Just two years ago I made the experiment to photograph an old analog photo with my phone camera. Today I looked through some stacks of my old analog photos and then a thought struck me. Why don’t I use the DSLR with my 40mm macro lens for that? It would give me a much higher resolution and better quality. So, I experimented again and I am amazed about some of the results. Take a look at the picture below, I shot it with an analog camera in Berlin, during the Loveparade in the year 2000, with the motto “One World One Loveparade”…
Damn, how time flies. I shot the photo 20 years ago. It makes me a little bit uneasy when I think about that, lol. But it is also quite amazing that I’ve been part of such large events. As I often mentioned in my blog, as a guitar player, my favorite music genre was and still is, of course, anything guitar related. Especially gritty music from the old times like the ’60s and ’70s. I actually sometimes admired those who are old enough to have seen the most iconic rock legends. If teleportation would be a thing, I would have teleported myself straight back to Woodstock to listen to the legends. And secretly, I was pretty mad about the fact that I was too young to be able to have seen those legends like Jimi Hendrix, Santana, Creedence Clearwater Revival, Jefferson Airplane, and so on, live.
But a couple of years ago when I looked through my photo album, I realized that I grew up in an era, in which a very new and experimental genre was evolving further and further too. It was just a very different genre, it was electronic music. And I absolutely loved electronic music and it’s been a huge part of my generation. What I didn’t realize back then was that electronic music had far more in common with classic or psychedelic rock than I actually thought. I don’t want to get political here, even though there are some similarities too, like the fact that both generations wanted to see the world change, or felt the need to be different or create something different.
I am talking about the musical aspect. In both cases, musicians haven’t seen limits of creativity. It was all experimental, and purely about trying new sounds out and being fascinated about that, making music. In both cases, it was raw, gritty music and mind-blowing innovative compared to what existed before. Which doesn’t mean that musicians didn’t borrow from previous eras but the results were fantastic and a novel. That’s basically why we now say they’re genres on their own. I remember how my friend and I experienced that family members said “It only sounds like boom boom” and I thought that was funny because while it might have been about the beat too, it was much more about those insane synthesizer sounds that were equally mesmerizing as the crazy guitar solos in classic rock songs. It was different but very mesmerizing combined with the beats.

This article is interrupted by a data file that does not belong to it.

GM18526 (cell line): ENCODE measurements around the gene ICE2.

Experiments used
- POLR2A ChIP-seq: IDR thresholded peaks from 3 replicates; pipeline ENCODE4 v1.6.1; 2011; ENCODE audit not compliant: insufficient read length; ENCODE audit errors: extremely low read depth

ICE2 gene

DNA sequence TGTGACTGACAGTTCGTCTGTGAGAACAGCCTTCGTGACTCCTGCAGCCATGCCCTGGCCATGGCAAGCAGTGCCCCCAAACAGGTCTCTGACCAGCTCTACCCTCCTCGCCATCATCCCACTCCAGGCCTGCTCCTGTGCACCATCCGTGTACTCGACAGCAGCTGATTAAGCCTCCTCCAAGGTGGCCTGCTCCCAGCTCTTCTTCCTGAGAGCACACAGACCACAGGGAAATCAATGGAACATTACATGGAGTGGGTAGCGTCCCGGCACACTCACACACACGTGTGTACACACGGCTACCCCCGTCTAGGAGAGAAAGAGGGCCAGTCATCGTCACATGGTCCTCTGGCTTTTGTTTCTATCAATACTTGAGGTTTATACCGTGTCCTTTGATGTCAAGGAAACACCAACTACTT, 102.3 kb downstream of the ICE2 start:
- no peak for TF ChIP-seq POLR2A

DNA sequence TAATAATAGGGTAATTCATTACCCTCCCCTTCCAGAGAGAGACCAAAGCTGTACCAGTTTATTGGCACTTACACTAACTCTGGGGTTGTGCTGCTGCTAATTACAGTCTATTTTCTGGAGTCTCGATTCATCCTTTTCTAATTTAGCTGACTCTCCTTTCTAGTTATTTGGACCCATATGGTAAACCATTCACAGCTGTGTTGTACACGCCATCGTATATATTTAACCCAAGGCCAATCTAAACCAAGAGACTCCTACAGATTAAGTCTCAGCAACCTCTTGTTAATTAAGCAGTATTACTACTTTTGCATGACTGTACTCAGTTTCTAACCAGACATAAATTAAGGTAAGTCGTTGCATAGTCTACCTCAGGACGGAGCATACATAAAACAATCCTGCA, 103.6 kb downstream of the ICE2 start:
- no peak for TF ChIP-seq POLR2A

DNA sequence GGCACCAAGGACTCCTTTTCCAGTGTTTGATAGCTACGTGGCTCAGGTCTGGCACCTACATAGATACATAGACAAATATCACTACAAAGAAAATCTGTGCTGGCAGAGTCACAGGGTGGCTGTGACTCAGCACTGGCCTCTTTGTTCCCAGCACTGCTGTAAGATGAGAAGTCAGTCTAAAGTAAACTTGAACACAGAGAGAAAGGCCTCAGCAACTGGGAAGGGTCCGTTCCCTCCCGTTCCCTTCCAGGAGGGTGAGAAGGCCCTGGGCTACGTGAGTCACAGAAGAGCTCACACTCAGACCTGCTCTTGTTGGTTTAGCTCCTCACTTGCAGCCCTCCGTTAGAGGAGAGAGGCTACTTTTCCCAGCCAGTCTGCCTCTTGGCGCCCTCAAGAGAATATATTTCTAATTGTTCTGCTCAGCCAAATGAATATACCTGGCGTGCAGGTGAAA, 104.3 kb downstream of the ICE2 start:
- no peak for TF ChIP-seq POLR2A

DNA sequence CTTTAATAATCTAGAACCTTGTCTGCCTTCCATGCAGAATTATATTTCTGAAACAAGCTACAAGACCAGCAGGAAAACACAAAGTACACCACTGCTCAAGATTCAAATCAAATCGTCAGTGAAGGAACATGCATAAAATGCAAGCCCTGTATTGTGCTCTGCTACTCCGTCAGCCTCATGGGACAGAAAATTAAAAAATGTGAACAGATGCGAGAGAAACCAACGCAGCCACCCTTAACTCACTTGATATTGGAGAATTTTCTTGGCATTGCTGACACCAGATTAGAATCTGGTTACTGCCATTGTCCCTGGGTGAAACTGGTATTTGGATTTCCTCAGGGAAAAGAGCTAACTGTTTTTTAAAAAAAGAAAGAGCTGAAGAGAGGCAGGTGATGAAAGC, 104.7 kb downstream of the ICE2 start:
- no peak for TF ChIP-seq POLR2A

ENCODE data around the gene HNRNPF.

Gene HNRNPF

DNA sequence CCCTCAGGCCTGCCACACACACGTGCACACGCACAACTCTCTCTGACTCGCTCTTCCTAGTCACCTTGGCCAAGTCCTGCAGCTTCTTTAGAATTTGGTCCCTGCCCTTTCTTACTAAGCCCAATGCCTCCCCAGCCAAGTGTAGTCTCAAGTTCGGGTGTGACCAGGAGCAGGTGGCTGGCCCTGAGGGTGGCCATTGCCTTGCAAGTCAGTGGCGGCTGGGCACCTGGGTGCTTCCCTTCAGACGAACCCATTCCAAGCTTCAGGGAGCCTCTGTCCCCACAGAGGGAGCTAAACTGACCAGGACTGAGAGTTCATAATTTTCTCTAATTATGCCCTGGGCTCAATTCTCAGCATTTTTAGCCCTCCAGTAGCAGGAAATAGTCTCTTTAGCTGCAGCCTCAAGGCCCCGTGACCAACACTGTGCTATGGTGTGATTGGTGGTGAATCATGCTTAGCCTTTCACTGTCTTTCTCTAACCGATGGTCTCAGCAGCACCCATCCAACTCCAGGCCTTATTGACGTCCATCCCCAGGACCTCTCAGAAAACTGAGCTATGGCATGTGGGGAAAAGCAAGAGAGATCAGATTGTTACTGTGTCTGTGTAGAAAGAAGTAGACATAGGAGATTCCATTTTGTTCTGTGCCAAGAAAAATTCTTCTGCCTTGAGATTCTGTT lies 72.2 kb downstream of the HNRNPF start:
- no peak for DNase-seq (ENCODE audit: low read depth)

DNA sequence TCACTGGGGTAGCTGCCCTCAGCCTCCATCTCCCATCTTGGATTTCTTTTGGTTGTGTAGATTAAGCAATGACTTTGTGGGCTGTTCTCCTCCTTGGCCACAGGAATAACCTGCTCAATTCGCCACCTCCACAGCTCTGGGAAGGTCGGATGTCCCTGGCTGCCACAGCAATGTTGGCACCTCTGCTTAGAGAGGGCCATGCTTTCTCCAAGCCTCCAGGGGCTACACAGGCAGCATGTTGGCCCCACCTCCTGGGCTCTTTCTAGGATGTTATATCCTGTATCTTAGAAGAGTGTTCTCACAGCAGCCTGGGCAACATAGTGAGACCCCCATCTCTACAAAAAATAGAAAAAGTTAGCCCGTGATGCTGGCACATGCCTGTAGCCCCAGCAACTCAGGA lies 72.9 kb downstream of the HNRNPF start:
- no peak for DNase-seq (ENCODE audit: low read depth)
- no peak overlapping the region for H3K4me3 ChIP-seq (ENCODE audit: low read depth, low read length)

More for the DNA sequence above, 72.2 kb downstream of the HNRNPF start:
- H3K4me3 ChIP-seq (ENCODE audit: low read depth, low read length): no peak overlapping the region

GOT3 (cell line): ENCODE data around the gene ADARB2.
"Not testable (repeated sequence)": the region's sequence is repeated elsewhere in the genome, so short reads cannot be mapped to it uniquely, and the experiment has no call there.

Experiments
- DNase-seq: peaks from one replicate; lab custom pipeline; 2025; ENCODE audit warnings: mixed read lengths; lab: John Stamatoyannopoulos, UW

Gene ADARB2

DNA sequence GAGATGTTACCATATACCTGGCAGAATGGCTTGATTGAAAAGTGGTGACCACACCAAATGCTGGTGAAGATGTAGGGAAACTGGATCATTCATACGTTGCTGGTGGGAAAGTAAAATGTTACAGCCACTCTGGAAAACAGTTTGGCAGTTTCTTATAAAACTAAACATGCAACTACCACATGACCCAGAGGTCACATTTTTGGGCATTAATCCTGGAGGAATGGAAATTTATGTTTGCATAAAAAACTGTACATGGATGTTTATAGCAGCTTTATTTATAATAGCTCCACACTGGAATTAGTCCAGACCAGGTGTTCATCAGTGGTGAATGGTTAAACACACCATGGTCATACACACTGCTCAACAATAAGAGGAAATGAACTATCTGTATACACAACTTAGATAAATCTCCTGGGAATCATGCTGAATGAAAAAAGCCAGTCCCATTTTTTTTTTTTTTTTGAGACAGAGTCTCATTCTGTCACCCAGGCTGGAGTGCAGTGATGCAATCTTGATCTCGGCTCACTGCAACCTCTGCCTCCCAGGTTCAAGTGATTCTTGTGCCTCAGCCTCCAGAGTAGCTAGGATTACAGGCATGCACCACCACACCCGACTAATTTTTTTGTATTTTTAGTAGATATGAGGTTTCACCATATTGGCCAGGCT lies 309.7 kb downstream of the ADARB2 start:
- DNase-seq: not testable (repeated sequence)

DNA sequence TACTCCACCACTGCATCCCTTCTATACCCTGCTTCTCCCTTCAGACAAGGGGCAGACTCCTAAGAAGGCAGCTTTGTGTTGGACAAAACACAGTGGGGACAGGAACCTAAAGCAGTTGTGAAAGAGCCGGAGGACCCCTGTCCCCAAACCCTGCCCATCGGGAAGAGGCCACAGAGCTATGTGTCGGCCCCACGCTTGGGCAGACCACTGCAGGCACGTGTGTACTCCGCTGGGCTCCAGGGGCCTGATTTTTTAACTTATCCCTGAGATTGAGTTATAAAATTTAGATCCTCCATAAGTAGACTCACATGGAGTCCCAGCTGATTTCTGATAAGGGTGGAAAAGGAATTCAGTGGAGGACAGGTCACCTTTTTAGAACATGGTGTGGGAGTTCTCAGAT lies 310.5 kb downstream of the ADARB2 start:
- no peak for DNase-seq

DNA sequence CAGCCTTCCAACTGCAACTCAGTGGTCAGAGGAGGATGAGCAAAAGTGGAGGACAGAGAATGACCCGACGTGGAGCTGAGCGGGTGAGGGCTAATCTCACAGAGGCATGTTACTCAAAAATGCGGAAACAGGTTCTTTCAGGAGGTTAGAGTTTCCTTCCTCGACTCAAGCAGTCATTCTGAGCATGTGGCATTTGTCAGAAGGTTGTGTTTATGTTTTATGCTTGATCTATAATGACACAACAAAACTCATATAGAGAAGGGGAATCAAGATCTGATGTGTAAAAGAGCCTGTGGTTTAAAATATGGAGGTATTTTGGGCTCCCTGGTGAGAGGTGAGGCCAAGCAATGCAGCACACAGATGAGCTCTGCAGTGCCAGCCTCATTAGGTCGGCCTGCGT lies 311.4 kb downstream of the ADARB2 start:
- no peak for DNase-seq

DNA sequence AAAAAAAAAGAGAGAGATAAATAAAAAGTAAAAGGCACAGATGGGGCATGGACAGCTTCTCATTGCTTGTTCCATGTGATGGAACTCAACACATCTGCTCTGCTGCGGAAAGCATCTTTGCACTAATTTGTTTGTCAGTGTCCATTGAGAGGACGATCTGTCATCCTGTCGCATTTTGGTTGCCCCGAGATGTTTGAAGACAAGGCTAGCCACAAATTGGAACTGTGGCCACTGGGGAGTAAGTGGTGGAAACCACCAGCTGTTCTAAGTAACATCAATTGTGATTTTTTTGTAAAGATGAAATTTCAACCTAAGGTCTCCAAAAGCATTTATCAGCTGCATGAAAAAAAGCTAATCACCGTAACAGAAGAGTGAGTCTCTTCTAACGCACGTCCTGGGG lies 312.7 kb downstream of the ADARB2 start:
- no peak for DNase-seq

When I think about it today, I bet the parents of the Woodstock visitors said to their kids too “It only sounds like screaming and trashy guitar music”. But guess what, people still listen to it today and it’s perceived as a very iconic music era. So far, the same seems to happen with electronic music. At least under those who listen to the genre, many people have already forgotten the new electronic track from last year, but they all still know the electronic music from around 2000 and earlier. It wasn’t the first time I walked outside and heard a public event far away, where they still played electronic tracks of the time I was party-goer. So, that’s why the time I grew up is iconic too.
There are also two other facts about why it’s iconic. But they’re sad ones. When we were in Berlin during the Lovepare 2000, there have been 1.300,000 attendees. Imagine that today. The last years this would have been impossible due to the terrorists that shocked the world. Today it’s basically impossible due to the Corona pandemic.
With that said, I realized, I might not have been a visitor at Woodstock but I have been at the most historic and iconic electronic music event of all times, the Loveparade in Berlin. That’s pretty cool, huh? Every Loveparade had an easy to swallow anthem, which wasn’t as aggressive as most of the Techno sets of DJ’s during the event. Here is the anthem of the Loveparade in 2000 by Dr. Motte and Westbam…